If you've been exercising for a while, there's a good chance you know what it's like to feel tired after lifting weights. But if you find that you're always tired after weightlifting, it might be time to take a closer look at any lifestyle factors that may be contributing to your fatigue. That's because the more you demand of your body, the more you need to give back.
Intense exercise sessions require your body to perform at its peak level. This means you need to give back through proper nutrition, hydration, rest and sleep habits. While some degree of fatigue is to be expected, feeling sleepy after lifting weights — especially on a regular basis — is cause for concern.
Lack of sleep, not eating enough before and after a workout, and being dehydrated can all cause you to feel tired after weightlifting.
Nutrition and Weight-Training Fatigue
Your diet is one of the first places to start when you're trying to figure out why you're so tired after weight training. The foods you use to fuel your body before and after a workout not only determine the intensity of your training sessions, but they also contribute to how quickly you recover when finished.
- If you exercise later in the day, make sure to eat a meal that's high in carbohydrates, low in fat and contains a moderate amount of protein about two to three hours before working out.
- About 30 minutes prior to weight training, eat a small, easily digestible snack with carbohydrates and protein.
- If you lift weights in the morning before eating a full breakfast, make sure to eat a snack with carbohydrates, protein and a small amount of fat, such as peanut butter toast with a banana.
- After any workout, you want to have a snack or meal within one hour of finishing. This is even more important if your workout is intense or particularly tough that day. This fuel can be a recovery drink or meal, or a snack with carbohydrates, protein and a healthy fat.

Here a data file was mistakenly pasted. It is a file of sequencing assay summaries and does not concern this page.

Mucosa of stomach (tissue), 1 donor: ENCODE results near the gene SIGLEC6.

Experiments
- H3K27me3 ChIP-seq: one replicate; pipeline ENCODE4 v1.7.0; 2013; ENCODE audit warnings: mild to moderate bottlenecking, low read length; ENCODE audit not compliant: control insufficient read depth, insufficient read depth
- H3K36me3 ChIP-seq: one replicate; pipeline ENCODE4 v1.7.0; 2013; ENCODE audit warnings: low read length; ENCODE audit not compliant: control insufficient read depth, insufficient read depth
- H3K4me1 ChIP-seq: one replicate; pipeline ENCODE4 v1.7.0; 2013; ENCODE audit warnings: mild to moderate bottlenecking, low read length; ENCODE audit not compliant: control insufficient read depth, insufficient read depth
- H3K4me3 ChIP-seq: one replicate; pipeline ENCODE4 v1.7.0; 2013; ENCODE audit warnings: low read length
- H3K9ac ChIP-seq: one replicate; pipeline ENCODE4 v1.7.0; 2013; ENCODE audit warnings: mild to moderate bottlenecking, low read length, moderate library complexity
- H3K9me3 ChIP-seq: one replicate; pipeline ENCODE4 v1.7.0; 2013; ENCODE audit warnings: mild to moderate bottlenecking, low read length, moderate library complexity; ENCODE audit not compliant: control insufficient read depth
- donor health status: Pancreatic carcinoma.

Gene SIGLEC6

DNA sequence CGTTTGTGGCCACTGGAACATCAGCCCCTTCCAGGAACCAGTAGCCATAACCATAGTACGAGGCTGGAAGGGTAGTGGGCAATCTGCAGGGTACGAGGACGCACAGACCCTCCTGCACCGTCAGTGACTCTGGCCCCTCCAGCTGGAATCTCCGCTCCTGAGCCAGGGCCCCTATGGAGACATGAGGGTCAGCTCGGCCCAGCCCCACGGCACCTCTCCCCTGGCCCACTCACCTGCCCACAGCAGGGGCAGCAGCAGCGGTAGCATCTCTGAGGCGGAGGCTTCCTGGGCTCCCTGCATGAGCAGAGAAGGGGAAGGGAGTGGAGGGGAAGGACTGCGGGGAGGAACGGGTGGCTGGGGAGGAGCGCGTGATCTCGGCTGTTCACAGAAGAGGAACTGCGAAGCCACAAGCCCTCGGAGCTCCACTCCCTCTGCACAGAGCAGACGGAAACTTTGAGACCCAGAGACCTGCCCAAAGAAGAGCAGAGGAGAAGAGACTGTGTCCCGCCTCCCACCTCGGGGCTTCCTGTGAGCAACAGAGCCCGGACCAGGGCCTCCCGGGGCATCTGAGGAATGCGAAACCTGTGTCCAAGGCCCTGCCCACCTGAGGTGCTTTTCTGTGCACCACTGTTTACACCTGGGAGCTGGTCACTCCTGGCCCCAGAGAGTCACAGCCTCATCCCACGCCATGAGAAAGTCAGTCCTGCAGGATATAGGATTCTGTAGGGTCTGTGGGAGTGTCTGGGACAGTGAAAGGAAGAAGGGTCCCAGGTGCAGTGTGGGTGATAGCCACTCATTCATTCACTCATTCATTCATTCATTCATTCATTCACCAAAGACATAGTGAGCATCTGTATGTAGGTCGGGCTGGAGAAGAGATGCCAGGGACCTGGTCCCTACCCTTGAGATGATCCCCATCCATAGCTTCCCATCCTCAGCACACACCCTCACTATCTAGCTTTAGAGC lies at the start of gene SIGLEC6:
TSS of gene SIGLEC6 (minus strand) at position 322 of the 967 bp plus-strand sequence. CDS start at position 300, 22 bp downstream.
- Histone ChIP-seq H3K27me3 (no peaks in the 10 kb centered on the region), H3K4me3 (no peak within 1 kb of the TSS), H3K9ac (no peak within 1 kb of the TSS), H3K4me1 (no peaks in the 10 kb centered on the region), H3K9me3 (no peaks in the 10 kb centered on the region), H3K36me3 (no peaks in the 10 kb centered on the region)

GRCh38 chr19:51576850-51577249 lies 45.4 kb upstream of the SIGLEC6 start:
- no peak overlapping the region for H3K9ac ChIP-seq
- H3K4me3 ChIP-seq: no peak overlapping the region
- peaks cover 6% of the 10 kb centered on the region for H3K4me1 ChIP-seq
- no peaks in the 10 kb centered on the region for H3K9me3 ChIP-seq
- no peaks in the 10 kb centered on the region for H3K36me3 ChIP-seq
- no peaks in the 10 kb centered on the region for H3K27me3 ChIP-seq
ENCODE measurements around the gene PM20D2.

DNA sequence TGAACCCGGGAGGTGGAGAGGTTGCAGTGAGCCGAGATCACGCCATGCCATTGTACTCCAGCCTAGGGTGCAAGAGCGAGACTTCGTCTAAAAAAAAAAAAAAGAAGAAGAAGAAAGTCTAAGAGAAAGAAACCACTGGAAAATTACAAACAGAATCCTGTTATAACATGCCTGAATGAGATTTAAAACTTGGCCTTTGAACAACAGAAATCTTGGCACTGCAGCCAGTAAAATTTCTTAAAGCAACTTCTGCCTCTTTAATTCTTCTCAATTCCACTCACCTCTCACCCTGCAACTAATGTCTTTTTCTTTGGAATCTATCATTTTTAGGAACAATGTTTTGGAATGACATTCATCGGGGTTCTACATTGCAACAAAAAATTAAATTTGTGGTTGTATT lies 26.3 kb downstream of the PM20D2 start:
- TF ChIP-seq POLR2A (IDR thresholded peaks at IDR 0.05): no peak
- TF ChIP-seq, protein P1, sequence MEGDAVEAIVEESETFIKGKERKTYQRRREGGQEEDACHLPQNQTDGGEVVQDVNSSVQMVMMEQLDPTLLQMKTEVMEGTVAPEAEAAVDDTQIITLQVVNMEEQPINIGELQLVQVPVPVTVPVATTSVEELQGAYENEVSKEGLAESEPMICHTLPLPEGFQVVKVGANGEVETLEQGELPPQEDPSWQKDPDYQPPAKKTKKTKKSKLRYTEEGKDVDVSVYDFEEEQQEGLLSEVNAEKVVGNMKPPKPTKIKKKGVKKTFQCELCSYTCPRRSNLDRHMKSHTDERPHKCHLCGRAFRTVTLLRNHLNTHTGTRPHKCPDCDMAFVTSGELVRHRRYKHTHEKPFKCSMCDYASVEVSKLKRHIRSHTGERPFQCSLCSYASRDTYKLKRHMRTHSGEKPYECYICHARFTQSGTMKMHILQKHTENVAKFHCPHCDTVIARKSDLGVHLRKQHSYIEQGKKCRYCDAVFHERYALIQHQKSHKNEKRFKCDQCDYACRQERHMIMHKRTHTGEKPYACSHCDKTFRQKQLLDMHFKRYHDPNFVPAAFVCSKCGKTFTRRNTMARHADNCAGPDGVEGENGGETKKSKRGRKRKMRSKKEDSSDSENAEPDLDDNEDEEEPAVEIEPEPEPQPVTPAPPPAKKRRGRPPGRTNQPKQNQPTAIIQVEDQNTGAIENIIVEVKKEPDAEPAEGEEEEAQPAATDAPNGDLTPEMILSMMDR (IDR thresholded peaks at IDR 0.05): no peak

Hydration and Weight-Training Fatigue
Fatigue is one of the first signs of dehydration. So if you're tired after weightlifting, you need to review your fluid intake. Keeping track of how much water you drink (with a water bottle or tracking it in your phone) can help you get a better idea of your individual needs.
Hydration and fluids before, during and after activity all factor into your energy level. If you're experiencing fatigue after weightlifting, your intake of fluids may be off. The average male needs about 15.5 cups (3.7 liters) of fluid each day, and the average female needs about 11.5 cups (2.7 liters) of fluids each day.
Add on exercise and your fluid consumption needs to increase. Plus, if your workout is intense and lasts longer than one hour, you may want to consider a sports drink that contains electrolytes.
Rest and Weight Training Fatigue
The amount and quality of sleep you get each night factor into weight-training fatigue. According to the National Sleep Foundation, adults, ages 18 to 64, need seven to nine hours of sleep each night. While skipping out on an hour here and there won't cause you to crash and burn, regularly getting less than the recommended amount will eventually cause you to feel tired after weight training.
But it's not just sleep that you need to consider. The amount of rest you get between strength training sessions also plays a significant role in how you feel after working out. In general, resting muscle groups for at least 24 to 48 hours between training sessions gives you enough time to recover and repair for your next session.
That said, you also need to pay attention to how long you're lifting weights. Depending on the intensity of your resistance-training session, working hard for over an hour may cause you to feel more tired after weight training.
- American Council on Exercise: Pre and Post Workout Nutrition for Strength Training
- American Academy of Dietetics: Eating for Strength and Recovery
- Mayo Clinic: How Much Should You Drink Every Day?
- National Sleep Foundation: How Much Sleep Do We Really Need?
- American College of Sports Medicine Journal: Overreaching/Overtraining
- American College of Sports Medicine: Resistance Training for Health and Fitness
- Mayo Clinic: Dehydration